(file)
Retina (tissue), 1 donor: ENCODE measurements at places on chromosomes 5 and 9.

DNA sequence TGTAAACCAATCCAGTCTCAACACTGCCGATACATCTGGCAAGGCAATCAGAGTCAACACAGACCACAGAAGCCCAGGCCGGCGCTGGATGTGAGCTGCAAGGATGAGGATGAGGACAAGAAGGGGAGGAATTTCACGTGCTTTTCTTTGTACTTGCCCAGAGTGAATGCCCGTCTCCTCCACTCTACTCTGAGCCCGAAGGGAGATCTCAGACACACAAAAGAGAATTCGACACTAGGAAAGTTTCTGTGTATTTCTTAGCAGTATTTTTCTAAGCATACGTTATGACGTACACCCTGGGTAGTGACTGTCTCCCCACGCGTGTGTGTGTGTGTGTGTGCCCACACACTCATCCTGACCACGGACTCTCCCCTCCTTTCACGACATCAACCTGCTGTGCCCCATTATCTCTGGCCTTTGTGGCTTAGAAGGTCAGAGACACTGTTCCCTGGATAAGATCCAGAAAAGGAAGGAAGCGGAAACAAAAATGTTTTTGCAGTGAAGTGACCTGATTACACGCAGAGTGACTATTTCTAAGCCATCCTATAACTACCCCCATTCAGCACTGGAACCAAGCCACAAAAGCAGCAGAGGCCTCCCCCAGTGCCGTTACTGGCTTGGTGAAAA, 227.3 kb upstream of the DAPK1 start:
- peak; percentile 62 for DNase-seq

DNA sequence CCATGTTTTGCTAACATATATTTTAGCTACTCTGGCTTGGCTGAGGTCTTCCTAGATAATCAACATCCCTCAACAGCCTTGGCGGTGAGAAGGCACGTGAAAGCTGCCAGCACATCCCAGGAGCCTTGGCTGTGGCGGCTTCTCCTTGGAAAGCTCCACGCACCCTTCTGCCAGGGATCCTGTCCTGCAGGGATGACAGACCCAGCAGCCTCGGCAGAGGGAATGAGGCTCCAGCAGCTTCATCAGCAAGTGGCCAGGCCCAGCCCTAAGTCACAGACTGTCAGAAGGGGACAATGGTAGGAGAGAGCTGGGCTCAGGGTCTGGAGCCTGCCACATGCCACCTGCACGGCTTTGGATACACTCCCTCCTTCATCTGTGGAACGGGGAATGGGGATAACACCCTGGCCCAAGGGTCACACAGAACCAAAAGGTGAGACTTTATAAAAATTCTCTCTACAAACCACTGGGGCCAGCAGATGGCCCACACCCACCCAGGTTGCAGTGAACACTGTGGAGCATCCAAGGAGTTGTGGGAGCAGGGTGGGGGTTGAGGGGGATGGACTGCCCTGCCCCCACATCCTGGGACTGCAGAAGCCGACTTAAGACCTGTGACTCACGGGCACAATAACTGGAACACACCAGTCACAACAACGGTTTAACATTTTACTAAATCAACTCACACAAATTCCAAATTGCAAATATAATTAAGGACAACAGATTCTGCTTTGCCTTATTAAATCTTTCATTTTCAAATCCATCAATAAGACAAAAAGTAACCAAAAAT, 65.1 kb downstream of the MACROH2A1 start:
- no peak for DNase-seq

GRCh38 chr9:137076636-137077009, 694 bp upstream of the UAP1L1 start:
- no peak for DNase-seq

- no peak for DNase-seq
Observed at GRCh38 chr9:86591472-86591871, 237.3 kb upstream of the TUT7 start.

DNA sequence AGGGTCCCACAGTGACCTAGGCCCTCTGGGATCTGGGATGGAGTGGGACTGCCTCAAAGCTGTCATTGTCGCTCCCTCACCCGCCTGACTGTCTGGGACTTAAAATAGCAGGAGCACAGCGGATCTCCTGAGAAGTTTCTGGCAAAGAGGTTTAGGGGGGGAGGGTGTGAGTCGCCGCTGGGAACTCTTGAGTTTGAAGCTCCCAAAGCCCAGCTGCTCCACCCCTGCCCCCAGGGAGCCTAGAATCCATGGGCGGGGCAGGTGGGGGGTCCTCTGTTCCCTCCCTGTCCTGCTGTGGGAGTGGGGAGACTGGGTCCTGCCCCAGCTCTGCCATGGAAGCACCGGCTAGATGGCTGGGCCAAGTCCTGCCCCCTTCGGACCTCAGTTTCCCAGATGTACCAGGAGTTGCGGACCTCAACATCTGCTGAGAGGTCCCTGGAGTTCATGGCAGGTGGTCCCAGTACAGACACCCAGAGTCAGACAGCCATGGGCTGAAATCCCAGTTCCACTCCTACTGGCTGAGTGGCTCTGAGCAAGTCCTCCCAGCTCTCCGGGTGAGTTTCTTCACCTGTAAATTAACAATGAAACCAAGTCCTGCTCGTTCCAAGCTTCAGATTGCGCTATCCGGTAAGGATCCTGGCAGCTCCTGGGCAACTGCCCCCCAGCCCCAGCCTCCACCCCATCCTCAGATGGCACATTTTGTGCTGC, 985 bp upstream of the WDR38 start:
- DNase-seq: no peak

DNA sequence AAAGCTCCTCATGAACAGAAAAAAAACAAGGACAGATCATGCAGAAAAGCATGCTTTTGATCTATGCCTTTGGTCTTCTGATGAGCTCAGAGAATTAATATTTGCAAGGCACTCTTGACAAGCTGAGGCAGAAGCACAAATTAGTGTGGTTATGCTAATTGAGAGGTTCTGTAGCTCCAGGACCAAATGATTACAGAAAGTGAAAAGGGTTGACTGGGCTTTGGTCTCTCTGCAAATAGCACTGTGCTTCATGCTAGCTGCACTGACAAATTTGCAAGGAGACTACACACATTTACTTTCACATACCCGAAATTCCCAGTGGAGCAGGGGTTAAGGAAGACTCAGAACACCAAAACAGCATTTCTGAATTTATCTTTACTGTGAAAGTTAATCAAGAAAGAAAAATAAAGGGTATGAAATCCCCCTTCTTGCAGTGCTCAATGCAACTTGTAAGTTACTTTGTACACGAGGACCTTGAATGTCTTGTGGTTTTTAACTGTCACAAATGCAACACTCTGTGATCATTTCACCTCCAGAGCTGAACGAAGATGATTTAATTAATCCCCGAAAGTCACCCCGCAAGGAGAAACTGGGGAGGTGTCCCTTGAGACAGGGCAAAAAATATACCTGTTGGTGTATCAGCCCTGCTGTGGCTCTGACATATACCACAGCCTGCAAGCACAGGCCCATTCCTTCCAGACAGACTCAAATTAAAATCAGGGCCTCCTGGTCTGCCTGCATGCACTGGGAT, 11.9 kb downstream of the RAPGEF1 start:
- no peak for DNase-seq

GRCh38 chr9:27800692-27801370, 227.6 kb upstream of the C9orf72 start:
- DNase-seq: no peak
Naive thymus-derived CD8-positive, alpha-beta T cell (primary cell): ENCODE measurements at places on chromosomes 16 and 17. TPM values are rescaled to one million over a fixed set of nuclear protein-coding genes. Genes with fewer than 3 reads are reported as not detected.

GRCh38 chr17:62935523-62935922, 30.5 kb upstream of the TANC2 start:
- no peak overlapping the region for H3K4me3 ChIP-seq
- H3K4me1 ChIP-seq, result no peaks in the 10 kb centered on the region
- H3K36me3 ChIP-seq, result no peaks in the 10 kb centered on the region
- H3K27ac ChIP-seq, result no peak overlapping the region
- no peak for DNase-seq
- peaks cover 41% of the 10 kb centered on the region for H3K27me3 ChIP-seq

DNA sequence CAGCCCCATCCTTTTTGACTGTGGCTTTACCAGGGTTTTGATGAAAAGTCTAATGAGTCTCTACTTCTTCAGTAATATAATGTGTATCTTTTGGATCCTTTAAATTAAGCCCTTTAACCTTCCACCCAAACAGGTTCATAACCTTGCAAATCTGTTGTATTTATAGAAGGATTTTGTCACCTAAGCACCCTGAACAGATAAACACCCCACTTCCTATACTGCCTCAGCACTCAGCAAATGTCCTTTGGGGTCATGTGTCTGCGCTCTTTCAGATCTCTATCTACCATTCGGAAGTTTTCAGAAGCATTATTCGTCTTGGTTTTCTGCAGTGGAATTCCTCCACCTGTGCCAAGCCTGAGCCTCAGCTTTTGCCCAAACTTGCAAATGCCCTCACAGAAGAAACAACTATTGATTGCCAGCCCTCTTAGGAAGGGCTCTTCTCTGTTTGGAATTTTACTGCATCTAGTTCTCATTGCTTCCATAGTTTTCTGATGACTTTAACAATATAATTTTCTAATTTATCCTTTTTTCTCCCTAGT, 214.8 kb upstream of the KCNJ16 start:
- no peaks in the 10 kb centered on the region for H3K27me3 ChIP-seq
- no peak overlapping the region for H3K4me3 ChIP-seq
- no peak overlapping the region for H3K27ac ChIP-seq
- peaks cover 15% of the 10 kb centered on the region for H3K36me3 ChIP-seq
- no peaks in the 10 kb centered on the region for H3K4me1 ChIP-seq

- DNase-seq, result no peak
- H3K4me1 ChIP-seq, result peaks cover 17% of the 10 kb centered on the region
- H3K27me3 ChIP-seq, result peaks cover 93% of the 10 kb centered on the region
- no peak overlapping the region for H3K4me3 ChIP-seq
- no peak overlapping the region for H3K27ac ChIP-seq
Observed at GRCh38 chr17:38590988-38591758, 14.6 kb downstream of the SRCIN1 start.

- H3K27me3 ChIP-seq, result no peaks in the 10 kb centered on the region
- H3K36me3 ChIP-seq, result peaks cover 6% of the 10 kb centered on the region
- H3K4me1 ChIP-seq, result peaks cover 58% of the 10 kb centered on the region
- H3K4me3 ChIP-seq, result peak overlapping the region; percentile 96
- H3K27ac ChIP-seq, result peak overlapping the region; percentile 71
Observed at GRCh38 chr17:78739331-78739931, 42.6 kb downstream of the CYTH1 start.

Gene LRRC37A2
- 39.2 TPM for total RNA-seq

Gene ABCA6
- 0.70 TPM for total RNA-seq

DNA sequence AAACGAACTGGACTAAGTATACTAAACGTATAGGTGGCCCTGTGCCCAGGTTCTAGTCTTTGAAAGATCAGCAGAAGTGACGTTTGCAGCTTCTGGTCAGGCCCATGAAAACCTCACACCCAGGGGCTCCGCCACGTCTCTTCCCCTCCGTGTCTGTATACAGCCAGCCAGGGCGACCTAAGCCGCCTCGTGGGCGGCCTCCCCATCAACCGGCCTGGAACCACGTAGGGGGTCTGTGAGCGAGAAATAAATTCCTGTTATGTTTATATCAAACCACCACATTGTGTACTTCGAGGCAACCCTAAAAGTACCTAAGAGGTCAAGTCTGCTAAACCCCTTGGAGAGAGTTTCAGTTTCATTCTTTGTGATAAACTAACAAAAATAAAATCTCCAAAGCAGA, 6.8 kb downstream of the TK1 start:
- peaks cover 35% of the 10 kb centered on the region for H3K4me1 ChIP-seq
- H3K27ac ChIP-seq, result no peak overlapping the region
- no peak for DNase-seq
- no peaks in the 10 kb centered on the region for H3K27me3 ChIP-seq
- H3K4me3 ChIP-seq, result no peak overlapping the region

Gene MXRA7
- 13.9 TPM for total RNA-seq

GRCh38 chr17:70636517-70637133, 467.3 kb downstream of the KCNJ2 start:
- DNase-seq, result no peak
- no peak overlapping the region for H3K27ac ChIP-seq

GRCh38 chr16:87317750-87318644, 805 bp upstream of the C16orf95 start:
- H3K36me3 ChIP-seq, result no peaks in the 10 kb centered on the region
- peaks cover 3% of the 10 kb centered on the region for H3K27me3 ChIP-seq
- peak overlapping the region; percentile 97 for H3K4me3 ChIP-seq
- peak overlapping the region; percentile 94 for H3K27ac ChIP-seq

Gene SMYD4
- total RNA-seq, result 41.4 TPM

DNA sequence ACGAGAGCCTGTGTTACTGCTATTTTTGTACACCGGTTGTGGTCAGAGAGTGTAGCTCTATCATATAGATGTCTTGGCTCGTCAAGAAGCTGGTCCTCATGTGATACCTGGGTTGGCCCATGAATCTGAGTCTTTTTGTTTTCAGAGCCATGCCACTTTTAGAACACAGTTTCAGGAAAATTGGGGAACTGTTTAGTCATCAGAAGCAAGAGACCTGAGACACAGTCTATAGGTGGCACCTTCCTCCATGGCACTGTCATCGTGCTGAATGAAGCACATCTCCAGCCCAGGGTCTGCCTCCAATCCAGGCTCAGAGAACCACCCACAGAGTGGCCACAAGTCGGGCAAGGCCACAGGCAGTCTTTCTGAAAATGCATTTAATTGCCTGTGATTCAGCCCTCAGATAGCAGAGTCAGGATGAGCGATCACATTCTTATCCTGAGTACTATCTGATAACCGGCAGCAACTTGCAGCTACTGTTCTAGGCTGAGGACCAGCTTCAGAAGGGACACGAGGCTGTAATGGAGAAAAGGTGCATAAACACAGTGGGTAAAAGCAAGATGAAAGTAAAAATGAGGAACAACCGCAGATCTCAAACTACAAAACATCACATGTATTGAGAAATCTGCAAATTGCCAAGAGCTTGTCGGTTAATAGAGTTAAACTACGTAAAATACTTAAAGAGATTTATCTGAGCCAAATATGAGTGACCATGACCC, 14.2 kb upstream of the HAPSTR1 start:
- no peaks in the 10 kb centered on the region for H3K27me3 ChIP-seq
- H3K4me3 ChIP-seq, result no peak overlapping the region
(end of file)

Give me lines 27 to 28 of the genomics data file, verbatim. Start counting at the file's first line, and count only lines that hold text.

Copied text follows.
- no peak overlapping the region for H3K27ac ChIP-seq
- peaks cover 15% of the 10 kb centered on the region for H3K36me3 ChIP-seq